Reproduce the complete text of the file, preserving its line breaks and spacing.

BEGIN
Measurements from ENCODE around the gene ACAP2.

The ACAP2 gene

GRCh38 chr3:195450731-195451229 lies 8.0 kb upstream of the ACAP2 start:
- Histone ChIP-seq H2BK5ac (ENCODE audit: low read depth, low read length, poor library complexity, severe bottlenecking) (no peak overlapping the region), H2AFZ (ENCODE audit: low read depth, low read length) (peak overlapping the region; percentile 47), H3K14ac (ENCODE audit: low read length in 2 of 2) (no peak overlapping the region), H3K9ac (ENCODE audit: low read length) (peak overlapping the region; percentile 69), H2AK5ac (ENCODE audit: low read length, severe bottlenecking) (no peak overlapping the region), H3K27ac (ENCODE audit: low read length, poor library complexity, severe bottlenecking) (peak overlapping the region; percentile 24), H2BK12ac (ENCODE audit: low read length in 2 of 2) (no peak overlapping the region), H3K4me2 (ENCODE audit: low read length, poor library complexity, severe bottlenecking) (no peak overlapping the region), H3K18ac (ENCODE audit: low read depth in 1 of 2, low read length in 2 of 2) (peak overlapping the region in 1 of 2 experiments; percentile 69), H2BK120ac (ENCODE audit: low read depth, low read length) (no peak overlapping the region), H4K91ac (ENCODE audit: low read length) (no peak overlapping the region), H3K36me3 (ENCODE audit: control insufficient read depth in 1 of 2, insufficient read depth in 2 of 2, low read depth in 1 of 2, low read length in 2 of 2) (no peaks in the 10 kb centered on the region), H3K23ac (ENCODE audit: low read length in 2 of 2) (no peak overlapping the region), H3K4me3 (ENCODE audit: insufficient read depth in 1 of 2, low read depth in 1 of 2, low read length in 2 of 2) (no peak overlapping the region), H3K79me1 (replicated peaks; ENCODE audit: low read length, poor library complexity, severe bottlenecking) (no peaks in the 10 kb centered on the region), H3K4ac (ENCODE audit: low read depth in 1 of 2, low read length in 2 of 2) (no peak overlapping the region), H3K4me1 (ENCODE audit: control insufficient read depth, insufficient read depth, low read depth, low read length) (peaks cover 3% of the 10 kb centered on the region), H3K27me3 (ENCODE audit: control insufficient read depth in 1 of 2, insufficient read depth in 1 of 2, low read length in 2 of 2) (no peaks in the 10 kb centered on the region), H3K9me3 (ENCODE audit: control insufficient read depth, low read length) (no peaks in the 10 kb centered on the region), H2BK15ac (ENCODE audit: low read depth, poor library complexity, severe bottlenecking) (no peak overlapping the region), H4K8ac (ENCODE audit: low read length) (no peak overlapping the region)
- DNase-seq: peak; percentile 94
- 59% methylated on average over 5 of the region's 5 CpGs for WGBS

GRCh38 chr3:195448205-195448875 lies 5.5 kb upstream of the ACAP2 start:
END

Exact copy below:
Measurements from ENCODE around the gene ACAP2.

The ACAP2 gene

GRCh38 chr3:195450731-195451229 lies 8.0 kb upstream of the ACAP2 start:
- Histone ChIP-seq H2BK5ac (ENCODE audit: low read depth, low read length, poor library complexity, severe bottlenecking) (no peak overlapping the region), H2AFZ (ENCODE audit: low read depth, low read length) (peak overlapping the region; percentile 47), H3K14ac (ENCODE audit: low read length in 2 of 2) (no peak overlapping the region), H3K9ac (ENCODE audit: low read length) (peak overlapping the region; percentile 69), H2AK5ac (ENCODE audit: low read length, severe bottlenecking) (no peak overlapping the region), H3K27ac (ENCODE audit: low read length, poor library complexity, severe bottlenecking) (peak overlapping the region; percentile 24), H2BK12ac (ENCODE audit: low read length in 2 of 2) (no peak overlapping the region), H3K4me2 (ENCODE audit: low read length, poor library complexity, severe bottlenecking) (no peak overlapping the region), H3K18ac (ENCODE audit: low read depth in 1 of 2, low read length in 2 of 2) (peak overlapping the region in 1 of 2 experiments; percentile 69), H2BK120ac (ENCODE audit: low read depth, low read length) (no peak overlapping the region), H4K91ac (ENCODE audit: low read length) (no peak overlapping the region), H3K36me3 (ENCODE audit: control insufficient read depth in 1 of 2, insufficient read depth in 2 of 2, low read depth in 1 of 2, low read length in 2 of 2) (no peaks in the 10 kb centered on the region), H3K23ac (ENCODE audit: low read length in 2 of 2) (no peak overlapping the region), H3K4me3 (ENCODE audit: insufficient read depth in 1 of 2, low read depth in 1 of 2, low read length in 2 of 2) (no peak overlapping the region), H3K79me1 (replicated peaks; ENCODE audit: low read length, poor library complexity, severe bottlenecking) (no peaks in the 10 kb centered on the region), H3K4ac (ENCODE audit: low read depth in 1 of 2, low read length in 2 of 2) (no peak overlapping the region), H3K4me1 (ENCODE audit: control insufficient read depth, insufficient read depth, low read depth, low read length) (peaks cover 3% of the 10 kb centered on the region), H3K27me3 (ENCODE audit: control insufficient read depth in 1 of 2, insufficient read depth in 1 of 2, low read length in 2 of 2) (no peaks in the 10 kb centered on the region), H3K9me3 (ENCODE audit: control insufficient read depth, low read length) (no peaks in the 10 kb centered on the region), H2BK15ac (ENCODE audit: low read depth, poor library complexity, severe bottlenecking) (no peak overlapping the region), H4K8ac (ENCODE audit: low read length) (no peak overlapping the region)
- DNase-seq: peak; percentile 94
- 59% methylated on average over 5 of the region's 5 CpGs for WGBS

GRCh38 chr3:195448205-195448875 lies 5.5 kb upstream of the ACAP2 start: